Bullets dissolve concrete, kick up ground, smash steel and zip by your ears like deadly little insects. Vision blurs. Tanks, buildings, rocks–everything just a fuzzy outline of itself. You run. Breath rasps like rocks in a coffee can. Blood in your mouth. Blood in your lungs. Concrete against your back is cold. Can’t stop thinking of a mortician’s table. Spin out from around the corner, dust grinding under your heel. The 19 foot steel chicken’s arms begin to spin. Fire. Dust around you again. Can’t see anymore. Can’t stand anymore. Can’t breathe. Then, after a 16 second cooldown, it starts all over again.
The first thing that’s apparent upon playing Battlefield 2142, the latest installment in EA’s mega-hit series, is just how visceral the fighting can get. All the weapons feel appropriately powerful, whether shooting or being shot at, and subtle touches like the player character’s heavy breathing or blurred vision in a heated firefight all add to the overall feeling of realism. In a game set in a post-ice age future where the European Union is going bullet for bullet with a new Warsaw Pact called the PAC, “realistic” might not sound like the most appropriate descriptor, but the game’s so stunningly executed that using any other word would do it a disservice.
That said, the gameplay hasn’t actually changed much since the last game. There’s the necessary graphical improvements, a super-fun new game mode called “Titan,” and a new unlock system that allows players to accrue neat little upgrades like mini-rocket attachments for their rifles or a difribulator for reviving fallen teammates, but beyond that, there haven’t been any vast renovations. And that isn’t necessarily a bad thing.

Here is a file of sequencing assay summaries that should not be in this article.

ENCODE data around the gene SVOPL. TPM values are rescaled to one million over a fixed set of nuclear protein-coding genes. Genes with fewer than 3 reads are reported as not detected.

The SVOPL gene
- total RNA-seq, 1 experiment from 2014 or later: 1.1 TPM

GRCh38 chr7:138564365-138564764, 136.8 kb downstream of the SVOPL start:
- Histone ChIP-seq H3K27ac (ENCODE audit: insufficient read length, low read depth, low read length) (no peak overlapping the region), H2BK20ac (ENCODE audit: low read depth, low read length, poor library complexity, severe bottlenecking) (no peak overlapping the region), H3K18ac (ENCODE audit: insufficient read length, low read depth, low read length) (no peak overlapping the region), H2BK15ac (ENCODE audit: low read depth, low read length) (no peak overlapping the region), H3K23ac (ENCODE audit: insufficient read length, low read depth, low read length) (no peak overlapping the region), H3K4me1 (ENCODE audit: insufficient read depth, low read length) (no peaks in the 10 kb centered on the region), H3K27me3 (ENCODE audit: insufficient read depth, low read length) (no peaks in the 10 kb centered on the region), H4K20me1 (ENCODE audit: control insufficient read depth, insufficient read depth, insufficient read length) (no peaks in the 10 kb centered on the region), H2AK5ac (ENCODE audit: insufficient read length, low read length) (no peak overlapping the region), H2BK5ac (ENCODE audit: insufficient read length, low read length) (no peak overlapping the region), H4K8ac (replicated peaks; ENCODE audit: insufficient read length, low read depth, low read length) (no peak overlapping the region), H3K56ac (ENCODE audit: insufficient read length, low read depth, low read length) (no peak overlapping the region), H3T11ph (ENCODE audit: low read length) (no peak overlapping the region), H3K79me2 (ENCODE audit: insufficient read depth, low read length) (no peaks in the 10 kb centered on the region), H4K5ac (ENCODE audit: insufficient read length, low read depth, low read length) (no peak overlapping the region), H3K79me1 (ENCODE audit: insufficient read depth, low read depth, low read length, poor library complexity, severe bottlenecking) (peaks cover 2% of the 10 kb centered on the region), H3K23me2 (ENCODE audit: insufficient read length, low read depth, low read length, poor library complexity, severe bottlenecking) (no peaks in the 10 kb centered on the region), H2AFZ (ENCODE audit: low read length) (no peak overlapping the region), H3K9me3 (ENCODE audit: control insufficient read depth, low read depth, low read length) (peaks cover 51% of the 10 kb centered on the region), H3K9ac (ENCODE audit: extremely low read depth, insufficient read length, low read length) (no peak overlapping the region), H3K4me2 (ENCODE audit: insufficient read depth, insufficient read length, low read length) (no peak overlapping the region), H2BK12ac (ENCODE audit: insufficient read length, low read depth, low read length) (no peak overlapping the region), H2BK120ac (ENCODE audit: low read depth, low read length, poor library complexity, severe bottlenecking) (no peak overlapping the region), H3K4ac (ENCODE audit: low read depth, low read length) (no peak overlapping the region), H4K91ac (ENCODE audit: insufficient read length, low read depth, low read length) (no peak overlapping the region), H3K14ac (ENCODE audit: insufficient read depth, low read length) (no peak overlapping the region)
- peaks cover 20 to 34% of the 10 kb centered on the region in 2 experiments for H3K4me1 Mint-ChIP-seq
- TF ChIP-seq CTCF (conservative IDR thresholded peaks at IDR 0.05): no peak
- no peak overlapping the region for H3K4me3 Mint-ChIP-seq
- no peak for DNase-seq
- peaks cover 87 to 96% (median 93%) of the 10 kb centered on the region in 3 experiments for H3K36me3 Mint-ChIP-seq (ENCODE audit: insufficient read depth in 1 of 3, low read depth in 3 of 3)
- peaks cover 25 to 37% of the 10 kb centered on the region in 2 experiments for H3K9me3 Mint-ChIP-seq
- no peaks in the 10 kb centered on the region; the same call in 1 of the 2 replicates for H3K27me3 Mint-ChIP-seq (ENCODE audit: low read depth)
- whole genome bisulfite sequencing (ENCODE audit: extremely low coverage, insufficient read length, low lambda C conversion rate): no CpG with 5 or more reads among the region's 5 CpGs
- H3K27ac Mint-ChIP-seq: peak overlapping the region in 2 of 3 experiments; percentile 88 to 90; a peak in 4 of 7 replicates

Simply put, 2142’s predecessor, Battlefield 2, was one of the best times to be had shooting people on the internet. It had a number of vehicles that found the perfect balance between realism and fun, well-designed levels and utilized a simple-but-brilliant squad system that allowed players to group into smaller, surgical units. Everything that made the other games addictive and accessible is back, and the new additions put 2142 far enough above its sister games to still hold appeal for Battlefield vets.
Anyone who thought the original Second World War simulator needed enormous, chicken-looking walking tanks will be pleased with the new vehicles, and virgins to the series will be starting out with the most polished game in it. Overall, 2142 is a great waste of a weekend, especially for players with a handful of like-minded friends. Ultimately, anyone who’s followed the games won’t find anything they didn’t expect, but they won’t be disappointed either.